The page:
“If there's to be grounds for impeachment of President Trump – and I’m not seeking those grounds – that would have to be so clearly bipartisan in terms of acceptance of it before I think we should go down any impeachment path,” Pelosi told USA Today shortly before becoming Speaker.

Democrats, who just regained control of the House on Jan. 3, now have subpoena power that Republicans chose not to deploy against the White House and Trump administration over the past two years.

Beyond the Oversight hearing with Cohen next month, chairmen of the Intelligence and Judiciary committees both pledged to investigate the matter.

“As a counterintelligence concern of the greatest magnitude, and given that these alleged efforts were intended to interfere with our investigation, our Committee is determined to get to the bottom of this,” House Intelligence Committee Chairman Adam SchiffAdam Bennett SchiffMueller's done, and Dems should be too — because Trump is no Nixon Trump blames Obama for 'anything the Russians did' in 2016 election Mueller report poses new test for Dems MORE (D-Calif.) said.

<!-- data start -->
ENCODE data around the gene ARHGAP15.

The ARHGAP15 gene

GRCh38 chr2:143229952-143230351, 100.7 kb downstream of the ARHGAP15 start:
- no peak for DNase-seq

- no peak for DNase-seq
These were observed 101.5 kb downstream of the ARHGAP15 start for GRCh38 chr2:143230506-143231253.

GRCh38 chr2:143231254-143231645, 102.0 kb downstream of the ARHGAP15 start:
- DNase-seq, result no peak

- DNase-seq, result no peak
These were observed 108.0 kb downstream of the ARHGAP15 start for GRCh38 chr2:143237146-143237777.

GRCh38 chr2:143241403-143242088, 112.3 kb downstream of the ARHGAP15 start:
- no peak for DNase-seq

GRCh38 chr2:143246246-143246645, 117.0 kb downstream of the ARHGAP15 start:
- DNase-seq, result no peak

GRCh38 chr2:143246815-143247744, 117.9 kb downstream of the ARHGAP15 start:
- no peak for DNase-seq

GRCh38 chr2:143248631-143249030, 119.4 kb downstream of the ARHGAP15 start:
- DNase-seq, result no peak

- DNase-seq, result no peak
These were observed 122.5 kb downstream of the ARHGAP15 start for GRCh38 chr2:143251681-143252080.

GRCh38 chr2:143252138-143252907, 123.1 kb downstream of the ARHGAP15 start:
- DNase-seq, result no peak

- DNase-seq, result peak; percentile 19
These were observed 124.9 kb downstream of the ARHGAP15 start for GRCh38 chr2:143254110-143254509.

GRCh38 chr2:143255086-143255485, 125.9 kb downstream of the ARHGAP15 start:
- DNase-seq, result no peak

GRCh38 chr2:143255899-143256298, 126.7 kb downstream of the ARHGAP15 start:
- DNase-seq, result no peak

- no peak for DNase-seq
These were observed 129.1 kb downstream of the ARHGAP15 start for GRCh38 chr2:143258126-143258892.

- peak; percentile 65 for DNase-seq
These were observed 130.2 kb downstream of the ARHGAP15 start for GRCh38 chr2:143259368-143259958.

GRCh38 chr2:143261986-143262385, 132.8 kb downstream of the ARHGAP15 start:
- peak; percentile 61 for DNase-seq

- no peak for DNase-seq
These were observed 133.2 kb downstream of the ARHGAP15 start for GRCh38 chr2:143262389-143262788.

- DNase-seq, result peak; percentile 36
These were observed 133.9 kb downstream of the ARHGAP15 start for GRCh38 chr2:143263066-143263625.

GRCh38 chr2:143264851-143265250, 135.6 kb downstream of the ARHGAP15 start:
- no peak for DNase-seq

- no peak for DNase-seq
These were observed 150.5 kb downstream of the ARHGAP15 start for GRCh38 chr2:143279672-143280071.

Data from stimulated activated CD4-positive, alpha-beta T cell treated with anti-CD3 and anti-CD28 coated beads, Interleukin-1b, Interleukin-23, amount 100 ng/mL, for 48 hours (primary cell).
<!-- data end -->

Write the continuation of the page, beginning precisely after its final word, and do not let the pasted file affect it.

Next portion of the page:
Judiciary Committee Chairman Jerrold Nadler (D-N.Y.) said that the allegations that Trump directed Cohen to lie to Congress is only the latest example of appearing to obstruct justice, which his panel will investigate. Democrats have already pointed to Trump’s firing of James ComeyJames Brien ComeyDem lawmaker: Mueller report shows 'substantial body of evidence' on obstruction Mueller's done, and Dems should be too — because Trump is no Nixon Time for Democrats to accept reality MORE as director of the FBI in May 2017 as a previous example of potential obstruction of justice.

“We know that the president has engaged in a long pattern of obstruction,” Nadler said.

Republicans in Congress largely avoided commenting on the report.